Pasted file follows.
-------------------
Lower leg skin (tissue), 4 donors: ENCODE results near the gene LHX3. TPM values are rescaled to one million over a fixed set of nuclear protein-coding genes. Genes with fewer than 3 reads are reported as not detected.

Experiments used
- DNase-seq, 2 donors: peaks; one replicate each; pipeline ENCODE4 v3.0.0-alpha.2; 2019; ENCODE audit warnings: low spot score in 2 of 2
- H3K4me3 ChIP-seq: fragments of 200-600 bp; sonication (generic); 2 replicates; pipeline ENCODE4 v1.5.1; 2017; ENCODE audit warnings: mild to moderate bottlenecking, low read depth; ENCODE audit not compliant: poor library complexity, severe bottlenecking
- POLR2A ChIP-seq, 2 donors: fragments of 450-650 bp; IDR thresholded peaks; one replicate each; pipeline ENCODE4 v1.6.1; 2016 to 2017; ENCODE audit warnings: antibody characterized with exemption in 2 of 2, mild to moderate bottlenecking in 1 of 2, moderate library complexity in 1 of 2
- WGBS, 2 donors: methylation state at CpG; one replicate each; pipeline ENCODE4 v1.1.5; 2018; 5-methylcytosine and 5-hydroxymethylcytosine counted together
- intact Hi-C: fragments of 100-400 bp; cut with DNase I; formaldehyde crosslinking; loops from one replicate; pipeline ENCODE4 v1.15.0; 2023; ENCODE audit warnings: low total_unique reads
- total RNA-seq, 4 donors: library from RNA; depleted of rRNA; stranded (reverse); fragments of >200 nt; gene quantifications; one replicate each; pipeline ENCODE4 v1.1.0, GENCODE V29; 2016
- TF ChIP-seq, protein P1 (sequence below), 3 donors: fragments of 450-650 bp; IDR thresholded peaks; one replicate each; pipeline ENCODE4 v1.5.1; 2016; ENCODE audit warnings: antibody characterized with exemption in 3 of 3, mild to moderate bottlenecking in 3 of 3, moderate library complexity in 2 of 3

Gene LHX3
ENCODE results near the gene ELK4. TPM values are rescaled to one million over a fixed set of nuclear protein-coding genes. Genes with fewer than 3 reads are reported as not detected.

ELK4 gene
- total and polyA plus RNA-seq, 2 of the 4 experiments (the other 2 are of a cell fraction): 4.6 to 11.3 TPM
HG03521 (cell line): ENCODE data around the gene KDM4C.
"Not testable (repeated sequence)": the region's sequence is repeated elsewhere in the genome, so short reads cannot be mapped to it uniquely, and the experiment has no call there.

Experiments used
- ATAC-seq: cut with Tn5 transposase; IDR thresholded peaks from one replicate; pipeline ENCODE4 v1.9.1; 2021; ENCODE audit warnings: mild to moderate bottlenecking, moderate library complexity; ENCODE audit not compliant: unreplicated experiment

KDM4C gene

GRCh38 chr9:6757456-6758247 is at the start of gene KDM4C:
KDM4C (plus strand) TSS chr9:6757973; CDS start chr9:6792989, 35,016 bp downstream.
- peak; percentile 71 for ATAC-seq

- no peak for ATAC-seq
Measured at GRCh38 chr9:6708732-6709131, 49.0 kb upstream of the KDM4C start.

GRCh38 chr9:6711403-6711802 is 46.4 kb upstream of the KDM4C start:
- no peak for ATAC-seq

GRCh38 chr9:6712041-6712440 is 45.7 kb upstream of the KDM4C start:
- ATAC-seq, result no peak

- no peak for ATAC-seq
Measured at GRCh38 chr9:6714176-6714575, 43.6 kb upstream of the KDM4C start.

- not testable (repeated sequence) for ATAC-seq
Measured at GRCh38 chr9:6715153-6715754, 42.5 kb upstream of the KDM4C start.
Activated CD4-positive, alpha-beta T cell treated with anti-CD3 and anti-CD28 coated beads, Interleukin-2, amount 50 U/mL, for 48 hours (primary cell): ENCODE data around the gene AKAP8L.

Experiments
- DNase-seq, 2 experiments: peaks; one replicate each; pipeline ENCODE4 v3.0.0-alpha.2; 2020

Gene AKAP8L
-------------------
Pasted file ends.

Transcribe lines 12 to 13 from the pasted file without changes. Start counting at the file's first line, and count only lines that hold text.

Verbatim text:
ELK4 gene
- total and polyA plus RNA-seq, 2 of the 4 experiments (the other 2 are of a cell fraction): 4.6 to 11.3 TPM